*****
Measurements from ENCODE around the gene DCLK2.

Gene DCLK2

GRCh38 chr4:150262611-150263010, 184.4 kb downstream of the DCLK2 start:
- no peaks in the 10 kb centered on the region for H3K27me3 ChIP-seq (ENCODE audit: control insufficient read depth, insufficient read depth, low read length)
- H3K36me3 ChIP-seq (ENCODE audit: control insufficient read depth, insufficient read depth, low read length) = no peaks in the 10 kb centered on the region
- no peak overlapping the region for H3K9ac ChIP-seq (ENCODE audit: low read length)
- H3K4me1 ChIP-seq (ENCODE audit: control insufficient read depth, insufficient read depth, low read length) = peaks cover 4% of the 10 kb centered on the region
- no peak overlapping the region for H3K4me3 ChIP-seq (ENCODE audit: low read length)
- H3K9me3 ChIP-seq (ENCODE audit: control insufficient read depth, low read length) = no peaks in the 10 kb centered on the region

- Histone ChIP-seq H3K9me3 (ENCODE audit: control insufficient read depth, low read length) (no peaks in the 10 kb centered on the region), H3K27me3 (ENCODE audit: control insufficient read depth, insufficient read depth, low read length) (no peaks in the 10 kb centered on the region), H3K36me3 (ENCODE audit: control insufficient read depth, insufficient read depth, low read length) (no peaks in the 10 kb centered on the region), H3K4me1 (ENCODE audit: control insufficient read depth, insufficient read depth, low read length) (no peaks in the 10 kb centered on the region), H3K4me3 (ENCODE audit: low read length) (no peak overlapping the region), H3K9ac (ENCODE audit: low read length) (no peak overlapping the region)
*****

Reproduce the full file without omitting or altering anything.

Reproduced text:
Measurements from ENCODE around the gene DCLK2.

Gene DCLK2

GRCh38 chr4:150262611-150263010, 184.4 kb downstream of the DCLK2 start:
- no peaks in the 10 kb centered on the region for H3K27me3 ChIP-seq (ENCODE audit: control insufficient read depth, insufficient read depth, low read length)
- H3K36me3 ChIP-seq (ENCODE audit: control insufficient read depth, insufficient read depth, low read length) = no peaks in the 10 kb centered on the region
- no peak overlapping the region for H3K9ac ChIP-seq (ENCODE audit: low read length)
- H3K4me1 ChIP-seq (ENCODE audit: control insufficient read depth, insufficient read depth, low read length) = peaks cover 4% of the 10 kb centered on the region
- no peak overlapping the region for H3K4me3 ChIP-seq (ENCODE audit: low read length)
- H3K9me3 ChIP-seq (ENCODE audit: control insufficient read depth, low read length) = no peaks in the 10 kb centered on the region

- Histone ChIP-seq H3K9me3 (ENCODE audit: control insufficient read depth, low read length) (no peaks in the 10 kb centered on the region), H3K27me3 (ENCODE audit: control insufficient read depth, insufficient read depth, low read length) (no peaks in the 10 kb centered on the region), H3K36me3 (ENCODE audit: control insufficient read depth, insufficient read depth, low read length) (no peaks in the 10 kb centered on the region), H3K4me1 (ENCODE audit: control insufficient read depth, insufficient read depth, low read length) (no peaks in the 10 kb centered on the region), H3K4me3 (ENCODE audit: low read length) (no peak overlapping the region), H3K9ac (ENCODE audit: low read length) (no peak overlapping the region)